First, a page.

What exactly am I talking about? Well, think of a letter, or a number, or a word, or a sound, or a name, or a song, or any sort of idea. Is there a colour (or colours) your mind assigns to it? Is it potent? Is it vague? As unusual as this discussion is, I’ll give you a few examples of how it works in my head.
“I picked maths, geography, politics and classics for my A-levels.”
If you haven’t work it out, those are the colours my mind naturally applies when I hear (or read) of those subjects. There is some reasoning behind it, for instance, my primary school maths book was yellow. My geography book has been green quite a few times, and the whole ‘Earth’ thing might add to it. For interest, biology is also green due to the actual subject.
“He was born in the early 1930s, did a lot of his work during the 1950s, and consequently received an honorary degree just before the financial crisis of the late 2000s.”
And here are the colours my mind assigns to a few decades (for the record, the 1930s are actually pinker in my head). When I think of a timeline of the twentieth century (for whatever reason), those colours slightly merge as one decade ends as the other begins. As I formatted that quote, I ran into a small discovery, which I will explain in this next example.
“I’ve been a proud mother since my early 20s, and at the grand age of 30 I now have 5 beautiful children.”
Any pattern? The main numbers are the same colour. To develop this, something like the year 1954 would be like that (but not as well defined). I have a vague memory in childhood of equating the number 5 with the colour blue…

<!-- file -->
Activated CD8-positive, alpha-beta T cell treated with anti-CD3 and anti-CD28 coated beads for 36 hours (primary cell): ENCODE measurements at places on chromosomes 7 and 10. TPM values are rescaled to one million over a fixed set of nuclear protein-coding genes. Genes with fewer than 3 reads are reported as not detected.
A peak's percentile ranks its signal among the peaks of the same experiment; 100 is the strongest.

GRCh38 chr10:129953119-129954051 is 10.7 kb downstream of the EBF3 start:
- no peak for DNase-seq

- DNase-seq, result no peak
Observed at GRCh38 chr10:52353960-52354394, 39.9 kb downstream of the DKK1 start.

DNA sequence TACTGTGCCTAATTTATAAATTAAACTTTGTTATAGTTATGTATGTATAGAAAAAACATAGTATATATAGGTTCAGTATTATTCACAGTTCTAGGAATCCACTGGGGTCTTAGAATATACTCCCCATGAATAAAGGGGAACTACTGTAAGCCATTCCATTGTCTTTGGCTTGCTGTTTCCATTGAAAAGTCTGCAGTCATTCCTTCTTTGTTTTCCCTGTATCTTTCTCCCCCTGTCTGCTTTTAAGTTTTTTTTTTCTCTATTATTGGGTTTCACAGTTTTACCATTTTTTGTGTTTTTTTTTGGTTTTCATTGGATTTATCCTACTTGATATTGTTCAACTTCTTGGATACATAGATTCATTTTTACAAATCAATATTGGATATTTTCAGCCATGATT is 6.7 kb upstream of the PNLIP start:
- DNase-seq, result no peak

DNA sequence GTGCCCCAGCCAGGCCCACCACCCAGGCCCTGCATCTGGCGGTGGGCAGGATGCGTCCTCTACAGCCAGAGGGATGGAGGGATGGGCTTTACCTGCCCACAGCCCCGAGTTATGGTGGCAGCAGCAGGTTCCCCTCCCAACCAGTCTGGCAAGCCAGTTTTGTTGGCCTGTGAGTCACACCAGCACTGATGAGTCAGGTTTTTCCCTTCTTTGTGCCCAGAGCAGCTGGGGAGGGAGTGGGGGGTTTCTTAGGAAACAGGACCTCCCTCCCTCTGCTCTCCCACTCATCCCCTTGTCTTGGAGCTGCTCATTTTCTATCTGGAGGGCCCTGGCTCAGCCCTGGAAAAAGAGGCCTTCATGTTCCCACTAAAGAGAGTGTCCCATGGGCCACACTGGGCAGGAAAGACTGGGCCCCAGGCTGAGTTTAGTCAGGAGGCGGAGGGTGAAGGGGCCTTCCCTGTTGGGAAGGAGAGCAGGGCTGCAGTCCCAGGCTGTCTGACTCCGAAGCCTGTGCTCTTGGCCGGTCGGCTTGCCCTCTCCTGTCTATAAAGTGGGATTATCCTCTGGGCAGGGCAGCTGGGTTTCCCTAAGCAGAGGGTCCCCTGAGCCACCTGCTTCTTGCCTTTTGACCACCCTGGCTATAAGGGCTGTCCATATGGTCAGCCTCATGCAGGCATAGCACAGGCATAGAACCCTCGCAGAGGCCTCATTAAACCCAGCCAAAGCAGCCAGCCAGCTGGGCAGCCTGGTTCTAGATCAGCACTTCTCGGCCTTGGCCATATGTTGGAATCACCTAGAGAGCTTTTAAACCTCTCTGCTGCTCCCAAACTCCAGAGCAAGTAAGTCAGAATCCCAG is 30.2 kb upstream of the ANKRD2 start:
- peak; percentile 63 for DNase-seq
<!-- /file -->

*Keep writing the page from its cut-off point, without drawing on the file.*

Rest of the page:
I could give you many more examples, but you’re probably freaked out and/or sick of this. All the better to give a brief outline to how this thing works for music. Well, I suppose it’s something similar to what you get when you play music on Windows Media Player, with those colours moving as the song changes and whatnot. For me, synthesisers invoke most of the colour in my head (e.g., red dashes in a black background for Baba O’Riley, yellow-brown pulses for Won’t Get Fooled Again, light blue rays and fields for Radio Ga Ga), Instruments will affect the colour as well, it depends on how fancy they are (Sgt. Pepper songs produce an array of bright colours, while early Beatles songs don’t produce much).
It’s important to note that I don’t actually physically see these colours, they’re just something attached when thinking of the idea. As mentioned at the very beginning, it has been told of those who have been able to see the colours of music, and they’ll be the ones writing a book about the topic as opposed to a very weird post.